Several fundamental problems continue to impair the delivery of health care in California: (1) health care costs, though showing promising signs of stabilization, continue to face strong inflationary pressures; (2) access to medical care, especially specialty care, is limited and episodic in many rural and poor urban communities ("medically underserved communities") and is getting worse as health care costs escalate; (3) limited access to health care services compromises the quality of health care in medically underserved communities and efforts to control costs threaten to exacerbate quality concerns.
The health care system in medically underserved communities faces additional problems because of the concentration of specialty care in urban and suburban areas and because of an underemphasis on health education. The lack of specialty care and health education programs exacerbates the problems of health care access and quality in medically underserved communities. In addition, those practitioners located in medically underserved areas face increasing isolation from their professional peers, making recruiting and retention problems more acute. Medical facilities in medically underserved communities also suffer fiscally from the migration of patients and health care professionals from their communities.
Telemedicine and telehealth,1 broadly defined as the application of information and communication technologies to the practice of medicine and health education, have received considerable attention as a means to address these health care delivery issues. Many states, including Texas, Georgia and Iowa, have moved aggressively to build a communications infrastructure to expand the development of telemedicine networks. These states have seen in telemedicine not only a technology for solving health care delivery problems, but also a technology to promote the export of medical technology and expertise and economic development.
Despite the acuity of its health care problems (including an oversupply of specialist physicians in urban areas), and its leadership in communication and information technology, California has not made significant efforts on a statewide basis to promote telemedicine. Various health care institutions have forged ahead with innovative telemedicine programs, but have been hampered by the lack of governmental and industry support for telemedicine.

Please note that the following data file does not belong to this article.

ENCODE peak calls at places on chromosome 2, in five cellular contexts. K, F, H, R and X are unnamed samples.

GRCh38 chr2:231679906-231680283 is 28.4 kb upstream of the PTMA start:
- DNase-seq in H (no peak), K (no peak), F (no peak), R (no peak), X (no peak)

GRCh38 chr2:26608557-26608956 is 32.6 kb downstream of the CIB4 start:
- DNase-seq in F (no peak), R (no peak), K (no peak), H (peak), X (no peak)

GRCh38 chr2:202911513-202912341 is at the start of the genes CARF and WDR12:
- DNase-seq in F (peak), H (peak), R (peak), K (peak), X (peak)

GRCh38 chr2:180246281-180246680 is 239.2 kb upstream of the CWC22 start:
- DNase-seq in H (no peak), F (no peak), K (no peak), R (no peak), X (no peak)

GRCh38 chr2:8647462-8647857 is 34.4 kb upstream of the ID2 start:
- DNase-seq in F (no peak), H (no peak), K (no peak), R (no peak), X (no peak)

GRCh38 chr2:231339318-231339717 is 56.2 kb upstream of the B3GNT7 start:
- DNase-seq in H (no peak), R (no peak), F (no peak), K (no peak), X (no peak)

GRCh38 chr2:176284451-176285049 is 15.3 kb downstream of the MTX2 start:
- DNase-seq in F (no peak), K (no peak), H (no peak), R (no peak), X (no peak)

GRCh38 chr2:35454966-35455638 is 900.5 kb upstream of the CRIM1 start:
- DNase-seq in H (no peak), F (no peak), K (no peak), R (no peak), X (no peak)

The Project was formed nearly eighteen months ago by a diversity of California health care leaders, with financial and administrative support from for-profit and not-for-profit sources, to explore the application of telemedicine to the problems of access, cost, quality, resource distribution and education, especially in medically underserved communities. The Project established a Planning Committee composed of a wide and inclusive array of representatives from health care facilities, physician groups, government officials and information system companies.
Over the course of a year, and from an exhaustive array of experts from medical, technological, business, legal and governmental fields, the Planning Committee sought information on the applicability of telemedicine to the problems identified in California's health care system. The Planning Committee surveyed hundreds of health care facilities throughout the state to develop an accurate picture of the state of telemedicine in California, the barriers facing its practitioners and the potential benefits from the widespread use of telemedicine. The Planning Committee consulted its experts on the best applications of telemedicine, the best means to remove barriers to its implementation and the means to safeguard the technology from compromise.
The findings of the Planning Committee were exceptionally encouraging. Telemedicine has, over the course of four decades of implementation, proven to be clinically effective in an expanding number of medical specialties. Effective use of telemedicine, moreover, does not require technological wizardry. Rather, effective telemedicine programs can be implemented with mature, off-the-shelf technologies, such as personal computer networks using e-mail. Nevertheless, rapid improvements in digital, optical and information technologies have made more potent technologies available to the practitioner, such as high definition video teleconferencing and high resolution scanners.